I talked a little about hike preparation and trail etiquette, before suggesting three hikes in western Connecticut. If you are interested in the hikes, there are articles for each as follows:

EASY – Aspetuck Valley Trail, September 2014
MODERATE – Devil’s Den Great Ledge, December 2012
TOUGH – Bear Mountain and Lions Head, April 2013

My thanks to Sally and Steve for having me on the show. I’m looking forward to the next time!

Spam, Boots and an Excuse for a Good Photo

Last night someone commented on an old post of this blog. It was an enthusiastic comment – “Great information. I love all the posts” etc. Too bad it wasn’t for real. The post in question was The Perfect Hiking Boot – Part 1, and the commenter wanted to plug a website selling hiking boots (legitimate or knock-offs, I have no idea). The comment came from an IP address in Bangladesh. I consigned it to trash. But this little online marketing trick served a purpose; it reminded me that I never properly wrapped up the story of my search for the Perfect Hiking Boot.

Beinn Eighe mountain trail, Wester Ross, Scotland, July 2011 -- the kind of place hiking boots come in handy

Beinn Eighe mountain trail, Wester Ross, Scotland, July 2011 — the kind of place hiking boots come in handy

Of course, none of us will ever find the PHB, except perhaps the pair we’re buried in, the ones that cushion our feet on the great hike to the afterlife. In the meantime, this is what happened to my search.

I mentioned in Preparing for the Pemi last September that my old Garmonts were on their way to Seattle to be resoled by Dave Page, Cobbler. Well, Dave got back to say they were “too greasy and too soft” to resole. He asked if I wanted them returned. I said to discard them. He said “We will say a few kind words over them”, and warned me against Sno-Seal on dry-tanned leather.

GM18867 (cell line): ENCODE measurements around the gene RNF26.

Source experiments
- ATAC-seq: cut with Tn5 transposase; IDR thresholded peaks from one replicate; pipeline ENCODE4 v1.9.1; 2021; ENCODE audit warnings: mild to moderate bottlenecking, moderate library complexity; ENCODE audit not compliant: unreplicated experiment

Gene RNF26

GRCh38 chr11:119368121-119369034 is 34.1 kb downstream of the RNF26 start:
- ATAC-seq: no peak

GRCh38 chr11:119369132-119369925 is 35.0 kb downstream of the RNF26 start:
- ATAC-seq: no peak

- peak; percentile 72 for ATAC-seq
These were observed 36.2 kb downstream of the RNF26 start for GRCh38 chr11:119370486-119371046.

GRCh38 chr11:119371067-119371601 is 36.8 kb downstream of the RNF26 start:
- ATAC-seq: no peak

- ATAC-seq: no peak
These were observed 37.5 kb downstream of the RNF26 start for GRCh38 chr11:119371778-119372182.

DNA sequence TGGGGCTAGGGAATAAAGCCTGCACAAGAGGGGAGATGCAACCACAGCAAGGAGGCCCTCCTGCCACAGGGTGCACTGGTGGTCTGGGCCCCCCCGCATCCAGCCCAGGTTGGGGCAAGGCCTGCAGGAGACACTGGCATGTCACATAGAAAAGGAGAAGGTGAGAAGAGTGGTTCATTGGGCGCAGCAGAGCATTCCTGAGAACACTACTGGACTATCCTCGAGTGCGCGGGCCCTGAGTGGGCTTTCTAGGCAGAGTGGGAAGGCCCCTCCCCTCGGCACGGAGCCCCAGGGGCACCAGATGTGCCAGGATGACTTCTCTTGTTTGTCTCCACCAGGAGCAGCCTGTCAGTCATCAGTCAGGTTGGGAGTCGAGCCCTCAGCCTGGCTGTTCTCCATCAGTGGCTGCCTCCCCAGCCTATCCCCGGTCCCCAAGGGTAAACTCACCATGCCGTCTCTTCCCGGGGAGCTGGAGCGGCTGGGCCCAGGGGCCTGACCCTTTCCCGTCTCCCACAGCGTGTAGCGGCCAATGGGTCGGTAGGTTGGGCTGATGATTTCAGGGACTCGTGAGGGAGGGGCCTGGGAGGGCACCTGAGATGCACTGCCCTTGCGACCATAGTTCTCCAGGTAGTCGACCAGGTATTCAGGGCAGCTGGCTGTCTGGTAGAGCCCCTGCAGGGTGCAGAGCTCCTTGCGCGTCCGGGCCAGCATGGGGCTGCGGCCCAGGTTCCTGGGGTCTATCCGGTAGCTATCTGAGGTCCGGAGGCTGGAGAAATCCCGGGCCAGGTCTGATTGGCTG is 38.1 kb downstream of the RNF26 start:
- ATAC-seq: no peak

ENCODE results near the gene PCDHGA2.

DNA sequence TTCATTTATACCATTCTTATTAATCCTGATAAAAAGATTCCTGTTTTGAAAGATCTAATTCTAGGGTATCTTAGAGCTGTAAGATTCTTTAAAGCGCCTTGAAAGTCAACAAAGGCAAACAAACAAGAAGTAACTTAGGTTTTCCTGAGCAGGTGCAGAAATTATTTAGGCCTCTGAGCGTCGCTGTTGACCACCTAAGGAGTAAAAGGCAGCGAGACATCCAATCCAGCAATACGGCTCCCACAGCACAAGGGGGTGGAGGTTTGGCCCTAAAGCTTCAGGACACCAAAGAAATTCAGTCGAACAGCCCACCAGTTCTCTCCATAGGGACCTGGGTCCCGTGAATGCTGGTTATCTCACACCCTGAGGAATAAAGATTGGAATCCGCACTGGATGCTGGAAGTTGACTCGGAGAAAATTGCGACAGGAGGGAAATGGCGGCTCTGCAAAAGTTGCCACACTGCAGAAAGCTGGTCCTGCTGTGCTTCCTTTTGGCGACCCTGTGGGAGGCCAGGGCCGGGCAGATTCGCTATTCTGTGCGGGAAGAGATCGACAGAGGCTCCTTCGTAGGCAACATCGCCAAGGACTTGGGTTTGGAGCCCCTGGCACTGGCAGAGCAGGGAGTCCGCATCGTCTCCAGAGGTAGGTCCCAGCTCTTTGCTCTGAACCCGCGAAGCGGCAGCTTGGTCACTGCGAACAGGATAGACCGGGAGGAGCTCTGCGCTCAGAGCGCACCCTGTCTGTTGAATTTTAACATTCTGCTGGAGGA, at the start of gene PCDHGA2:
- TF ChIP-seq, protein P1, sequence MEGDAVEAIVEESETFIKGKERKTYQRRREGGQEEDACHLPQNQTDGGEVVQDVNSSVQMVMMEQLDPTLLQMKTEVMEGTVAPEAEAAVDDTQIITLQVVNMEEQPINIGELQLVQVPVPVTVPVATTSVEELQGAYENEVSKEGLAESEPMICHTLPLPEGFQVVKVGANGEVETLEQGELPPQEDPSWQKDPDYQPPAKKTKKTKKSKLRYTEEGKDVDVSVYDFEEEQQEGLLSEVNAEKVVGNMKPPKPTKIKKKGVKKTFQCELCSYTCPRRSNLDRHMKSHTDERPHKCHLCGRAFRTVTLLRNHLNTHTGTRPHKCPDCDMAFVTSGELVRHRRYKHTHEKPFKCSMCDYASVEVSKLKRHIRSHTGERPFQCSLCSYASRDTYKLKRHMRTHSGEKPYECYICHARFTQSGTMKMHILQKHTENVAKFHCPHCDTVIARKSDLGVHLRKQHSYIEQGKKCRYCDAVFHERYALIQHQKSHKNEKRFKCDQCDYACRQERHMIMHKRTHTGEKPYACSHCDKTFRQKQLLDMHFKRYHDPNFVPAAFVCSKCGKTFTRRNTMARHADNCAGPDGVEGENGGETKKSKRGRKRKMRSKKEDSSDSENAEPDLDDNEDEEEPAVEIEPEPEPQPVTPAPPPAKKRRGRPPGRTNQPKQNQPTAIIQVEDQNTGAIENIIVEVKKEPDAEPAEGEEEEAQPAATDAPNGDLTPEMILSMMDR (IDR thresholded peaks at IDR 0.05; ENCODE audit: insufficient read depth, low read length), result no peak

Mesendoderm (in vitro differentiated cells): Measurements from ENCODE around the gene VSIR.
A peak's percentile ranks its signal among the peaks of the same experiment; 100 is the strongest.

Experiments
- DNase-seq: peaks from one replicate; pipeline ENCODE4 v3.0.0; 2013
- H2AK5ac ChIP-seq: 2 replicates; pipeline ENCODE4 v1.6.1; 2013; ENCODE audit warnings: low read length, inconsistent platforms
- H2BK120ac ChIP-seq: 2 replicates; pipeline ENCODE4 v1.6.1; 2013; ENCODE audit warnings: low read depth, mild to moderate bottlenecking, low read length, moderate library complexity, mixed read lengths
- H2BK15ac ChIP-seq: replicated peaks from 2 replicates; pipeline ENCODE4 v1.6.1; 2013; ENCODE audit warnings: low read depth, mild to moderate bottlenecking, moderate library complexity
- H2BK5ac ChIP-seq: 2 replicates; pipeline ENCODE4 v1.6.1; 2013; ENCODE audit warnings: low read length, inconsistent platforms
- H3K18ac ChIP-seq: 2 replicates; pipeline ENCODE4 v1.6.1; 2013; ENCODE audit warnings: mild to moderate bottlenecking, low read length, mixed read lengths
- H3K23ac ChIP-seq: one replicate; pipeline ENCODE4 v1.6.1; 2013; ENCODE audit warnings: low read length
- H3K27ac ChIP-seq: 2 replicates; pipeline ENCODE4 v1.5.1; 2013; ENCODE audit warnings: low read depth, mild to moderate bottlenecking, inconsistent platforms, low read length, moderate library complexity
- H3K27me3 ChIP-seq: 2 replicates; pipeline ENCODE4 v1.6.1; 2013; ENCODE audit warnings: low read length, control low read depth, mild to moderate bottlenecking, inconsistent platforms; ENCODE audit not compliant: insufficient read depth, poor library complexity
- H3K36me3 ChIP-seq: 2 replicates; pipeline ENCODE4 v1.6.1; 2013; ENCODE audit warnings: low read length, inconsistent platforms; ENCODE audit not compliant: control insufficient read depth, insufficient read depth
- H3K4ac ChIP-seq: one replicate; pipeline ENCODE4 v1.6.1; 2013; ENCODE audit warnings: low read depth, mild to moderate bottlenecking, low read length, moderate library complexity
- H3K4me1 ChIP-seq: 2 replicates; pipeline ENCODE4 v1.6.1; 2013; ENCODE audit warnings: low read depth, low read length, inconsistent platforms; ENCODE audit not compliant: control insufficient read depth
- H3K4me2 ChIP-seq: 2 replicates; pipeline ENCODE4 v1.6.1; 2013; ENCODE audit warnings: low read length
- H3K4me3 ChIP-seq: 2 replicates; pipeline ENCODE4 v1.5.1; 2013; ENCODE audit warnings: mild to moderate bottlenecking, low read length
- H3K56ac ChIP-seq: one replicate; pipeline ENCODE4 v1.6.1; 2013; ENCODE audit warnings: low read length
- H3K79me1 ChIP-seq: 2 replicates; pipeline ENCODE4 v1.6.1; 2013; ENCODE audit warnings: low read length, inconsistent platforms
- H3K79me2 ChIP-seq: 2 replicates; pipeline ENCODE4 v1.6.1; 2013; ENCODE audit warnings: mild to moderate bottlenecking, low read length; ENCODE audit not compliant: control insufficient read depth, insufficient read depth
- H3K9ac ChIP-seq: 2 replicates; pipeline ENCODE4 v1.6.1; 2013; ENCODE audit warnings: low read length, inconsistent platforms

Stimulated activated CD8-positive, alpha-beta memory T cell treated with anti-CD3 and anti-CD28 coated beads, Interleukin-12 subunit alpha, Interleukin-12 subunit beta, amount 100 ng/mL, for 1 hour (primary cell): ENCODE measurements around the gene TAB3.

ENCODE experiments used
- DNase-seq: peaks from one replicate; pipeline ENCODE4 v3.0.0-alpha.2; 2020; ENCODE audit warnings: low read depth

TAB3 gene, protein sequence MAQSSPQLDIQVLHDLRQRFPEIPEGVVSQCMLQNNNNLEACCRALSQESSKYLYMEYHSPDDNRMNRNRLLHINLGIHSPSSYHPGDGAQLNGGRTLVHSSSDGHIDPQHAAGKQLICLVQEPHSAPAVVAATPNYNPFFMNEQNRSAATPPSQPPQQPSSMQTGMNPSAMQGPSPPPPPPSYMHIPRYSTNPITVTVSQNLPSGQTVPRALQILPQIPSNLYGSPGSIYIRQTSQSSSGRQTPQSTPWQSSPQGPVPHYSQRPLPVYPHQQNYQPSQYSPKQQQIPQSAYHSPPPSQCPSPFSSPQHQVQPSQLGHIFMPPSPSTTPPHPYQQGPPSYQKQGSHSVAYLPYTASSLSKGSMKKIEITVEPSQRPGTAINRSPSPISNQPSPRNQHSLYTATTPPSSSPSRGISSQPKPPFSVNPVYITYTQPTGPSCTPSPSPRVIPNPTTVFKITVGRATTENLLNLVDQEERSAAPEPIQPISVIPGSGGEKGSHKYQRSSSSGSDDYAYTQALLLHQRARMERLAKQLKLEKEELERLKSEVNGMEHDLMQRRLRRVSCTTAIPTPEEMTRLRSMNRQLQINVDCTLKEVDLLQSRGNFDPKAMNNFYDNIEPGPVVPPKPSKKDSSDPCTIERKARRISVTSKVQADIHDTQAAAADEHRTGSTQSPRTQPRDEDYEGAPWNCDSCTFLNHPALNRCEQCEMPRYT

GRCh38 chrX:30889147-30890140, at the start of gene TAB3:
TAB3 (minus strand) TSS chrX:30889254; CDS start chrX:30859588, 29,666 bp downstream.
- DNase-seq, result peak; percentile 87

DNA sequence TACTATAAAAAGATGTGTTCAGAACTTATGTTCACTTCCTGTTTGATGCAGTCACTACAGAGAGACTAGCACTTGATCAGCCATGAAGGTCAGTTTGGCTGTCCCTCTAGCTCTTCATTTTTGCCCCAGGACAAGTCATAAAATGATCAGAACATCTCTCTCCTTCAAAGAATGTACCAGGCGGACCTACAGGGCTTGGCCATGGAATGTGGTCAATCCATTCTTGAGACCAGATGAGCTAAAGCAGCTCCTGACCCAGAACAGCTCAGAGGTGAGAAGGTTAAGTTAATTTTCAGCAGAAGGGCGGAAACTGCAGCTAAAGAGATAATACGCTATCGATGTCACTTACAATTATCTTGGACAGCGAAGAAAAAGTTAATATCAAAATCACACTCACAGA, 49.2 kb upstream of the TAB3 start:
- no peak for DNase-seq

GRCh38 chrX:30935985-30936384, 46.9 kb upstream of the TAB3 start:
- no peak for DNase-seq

I had been planning to buy new boots anyway, fabric ones to complement the resoled Garmonts. Even if Dave had been able to fix the Garmonts, I couldn’t count on them being back in my hands in time for the Pemi. Somehow five months had evaporated since I started my search for the PHB. So I was in my usual situation, dashing out to make a last-minute purchase. My plan to be a discerning, educated consumer of boots didn’t go the distance.

But the boots I bought – Salomon Quests – did, so far at least. They took me 41 miles around the Pemi; kept me comfortable on many an autumn day-hike; and kept my feet dry on snowy trails this winter. Maybe their imperfections will show this year.

Preparing for the Pemi – Part 2